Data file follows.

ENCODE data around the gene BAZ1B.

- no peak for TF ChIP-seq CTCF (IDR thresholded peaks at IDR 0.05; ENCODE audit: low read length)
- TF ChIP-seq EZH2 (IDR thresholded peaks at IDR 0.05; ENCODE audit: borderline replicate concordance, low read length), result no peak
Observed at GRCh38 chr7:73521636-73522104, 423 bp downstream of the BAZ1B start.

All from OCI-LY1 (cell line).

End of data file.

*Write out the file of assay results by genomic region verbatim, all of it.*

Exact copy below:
ENCODE data around the gene BAZ1B.

- no peak for TF ChIP-seq CTCF (IDR thresholded peaks at IDR 0.05; ENCODE audit: low read length)
- TF ChIP-seq EZH2 (IDR thresholded peaks at IDR 0.05; ENCODE audit: borderline replicate concordance, low read length), result no peak
Observed at GRCh38 chr7:73521636-73522104, 423 bp downstream of the BAZ1B start.

All from OCI-LY1 (cell line).